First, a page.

A fireplace has its price, though. And it can run much higher than the cost of a cord of wood for those owners who don't exercise proper care.
According to the Consumer Products Safety Commission, there are 25,000 chimney fires a year. Together, they generate $125 million in property losses and claim dozens of lives. Those statistics become all the more relevant as the holidays get into full swing, and wealthier homeowners begin lighting up fireplaces that have been dormant much of the year. Whether the fireplace blaze they're coaxing to life is in a primary home worth millions or a cozy second home in the high six-figures, wealth managers can offer their clients this advice:
Maintenance: Each year, a chimney inspector/sweeper (with the proper certification, insurance, references and Better Business Bureau checks), should be called before the first match of the burning season is struck.
Prevention: Use of seasoned, dry wood will reduce buildup of creosote that fuels most chimney fires. Other common-sense precautions include using a fireplace screen, making sure the fire is completely out before leaving the house or going to bed, and installing a vented chimney cap to help keep large embers from blowing onto your roof.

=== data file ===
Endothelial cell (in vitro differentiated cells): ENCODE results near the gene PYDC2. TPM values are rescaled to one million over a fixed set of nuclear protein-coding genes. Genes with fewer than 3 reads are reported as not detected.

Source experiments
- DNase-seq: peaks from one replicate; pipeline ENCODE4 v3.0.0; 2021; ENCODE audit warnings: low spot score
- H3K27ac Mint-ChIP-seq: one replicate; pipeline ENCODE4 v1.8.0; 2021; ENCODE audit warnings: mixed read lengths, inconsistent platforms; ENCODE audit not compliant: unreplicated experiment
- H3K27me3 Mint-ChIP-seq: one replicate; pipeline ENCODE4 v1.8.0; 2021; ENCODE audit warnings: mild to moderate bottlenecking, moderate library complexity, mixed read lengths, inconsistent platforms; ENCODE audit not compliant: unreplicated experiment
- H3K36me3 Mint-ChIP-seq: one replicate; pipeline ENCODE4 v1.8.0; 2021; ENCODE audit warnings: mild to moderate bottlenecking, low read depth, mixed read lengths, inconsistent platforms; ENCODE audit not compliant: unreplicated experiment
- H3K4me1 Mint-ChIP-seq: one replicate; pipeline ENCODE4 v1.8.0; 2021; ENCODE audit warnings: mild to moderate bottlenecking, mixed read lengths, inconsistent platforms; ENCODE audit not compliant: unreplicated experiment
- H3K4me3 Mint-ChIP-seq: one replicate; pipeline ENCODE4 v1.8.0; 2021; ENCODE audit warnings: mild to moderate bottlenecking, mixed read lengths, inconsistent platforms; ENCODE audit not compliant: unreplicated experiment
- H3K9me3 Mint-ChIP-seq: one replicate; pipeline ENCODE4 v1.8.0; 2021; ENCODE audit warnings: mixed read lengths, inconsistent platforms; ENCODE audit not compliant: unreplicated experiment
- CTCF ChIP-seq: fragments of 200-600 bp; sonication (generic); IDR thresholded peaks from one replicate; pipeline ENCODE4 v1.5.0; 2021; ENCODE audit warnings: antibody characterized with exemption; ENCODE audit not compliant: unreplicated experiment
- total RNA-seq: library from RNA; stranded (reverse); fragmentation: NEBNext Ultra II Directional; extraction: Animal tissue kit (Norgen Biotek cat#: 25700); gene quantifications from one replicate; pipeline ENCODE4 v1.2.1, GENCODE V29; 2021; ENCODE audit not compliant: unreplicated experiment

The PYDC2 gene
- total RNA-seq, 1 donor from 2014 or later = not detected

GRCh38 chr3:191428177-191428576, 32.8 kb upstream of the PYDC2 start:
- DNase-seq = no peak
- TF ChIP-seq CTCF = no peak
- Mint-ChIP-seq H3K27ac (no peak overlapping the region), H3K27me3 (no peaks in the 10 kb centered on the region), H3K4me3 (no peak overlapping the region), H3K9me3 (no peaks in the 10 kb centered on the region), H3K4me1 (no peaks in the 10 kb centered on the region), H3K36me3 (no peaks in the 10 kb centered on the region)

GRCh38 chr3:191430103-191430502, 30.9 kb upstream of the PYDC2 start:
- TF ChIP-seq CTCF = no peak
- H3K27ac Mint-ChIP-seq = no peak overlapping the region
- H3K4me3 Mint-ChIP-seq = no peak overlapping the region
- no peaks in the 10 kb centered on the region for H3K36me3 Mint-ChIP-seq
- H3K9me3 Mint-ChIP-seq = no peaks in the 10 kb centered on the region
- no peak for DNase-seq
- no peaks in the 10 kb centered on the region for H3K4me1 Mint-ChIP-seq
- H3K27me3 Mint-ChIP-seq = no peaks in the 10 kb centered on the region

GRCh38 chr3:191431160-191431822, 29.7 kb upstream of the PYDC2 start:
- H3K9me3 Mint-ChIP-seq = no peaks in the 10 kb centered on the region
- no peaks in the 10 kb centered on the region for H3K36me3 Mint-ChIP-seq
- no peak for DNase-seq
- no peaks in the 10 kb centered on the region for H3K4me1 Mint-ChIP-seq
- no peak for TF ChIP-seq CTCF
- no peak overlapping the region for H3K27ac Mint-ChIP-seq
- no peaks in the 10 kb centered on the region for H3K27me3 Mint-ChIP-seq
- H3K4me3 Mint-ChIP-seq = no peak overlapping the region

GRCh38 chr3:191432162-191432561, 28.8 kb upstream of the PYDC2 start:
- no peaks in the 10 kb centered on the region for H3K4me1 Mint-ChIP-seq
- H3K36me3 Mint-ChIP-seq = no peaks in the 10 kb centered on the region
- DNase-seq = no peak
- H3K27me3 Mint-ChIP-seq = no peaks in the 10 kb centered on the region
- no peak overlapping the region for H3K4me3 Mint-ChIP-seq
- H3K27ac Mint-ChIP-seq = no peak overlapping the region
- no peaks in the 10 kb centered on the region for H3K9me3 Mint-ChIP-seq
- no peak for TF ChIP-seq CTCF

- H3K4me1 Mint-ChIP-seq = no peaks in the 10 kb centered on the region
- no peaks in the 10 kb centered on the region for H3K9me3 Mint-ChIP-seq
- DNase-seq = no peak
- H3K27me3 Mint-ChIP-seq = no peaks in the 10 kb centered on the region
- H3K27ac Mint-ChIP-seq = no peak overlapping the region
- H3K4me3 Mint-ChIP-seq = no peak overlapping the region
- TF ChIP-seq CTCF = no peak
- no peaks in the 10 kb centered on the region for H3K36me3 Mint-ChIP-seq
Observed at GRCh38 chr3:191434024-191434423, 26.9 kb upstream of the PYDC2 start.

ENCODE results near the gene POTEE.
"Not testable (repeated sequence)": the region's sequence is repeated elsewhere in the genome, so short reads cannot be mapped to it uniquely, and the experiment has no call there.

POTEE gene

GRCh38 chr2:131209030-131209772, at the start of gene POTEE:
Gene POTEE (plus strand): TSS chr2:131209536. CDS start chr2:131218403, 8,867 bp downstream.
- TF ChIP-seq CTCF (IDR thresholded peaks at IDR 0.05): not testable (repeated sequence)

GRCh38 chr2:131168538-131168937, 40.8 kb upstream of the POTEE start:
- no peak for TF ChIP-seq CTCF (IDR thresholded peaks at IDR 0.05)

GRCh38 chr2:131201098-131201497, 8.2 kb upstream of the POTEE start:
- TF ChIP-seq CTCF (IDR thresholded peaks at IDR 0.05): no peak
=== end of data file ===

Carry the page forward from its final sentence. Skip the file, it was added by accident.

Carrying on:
Protection: There should always be at least one fire extinguisher in any room with a fireplace, and the pressure indicators on it should be checked twice yearly. Smoke detectors should be installed on each level of your home and within 15 feet of all sleeping areas. For the best protection, a professionally installed system, wired to an alarm that is monitored by a central station, is ideal. Short of that, battery-operated smoke detectors should be tested every few months, and batteries replaced at least twice a year.
Andrew McElwee, (firstname.lastname@example.org) is EVP of Chubb & Son and COO of Chubb Personal Insurance.
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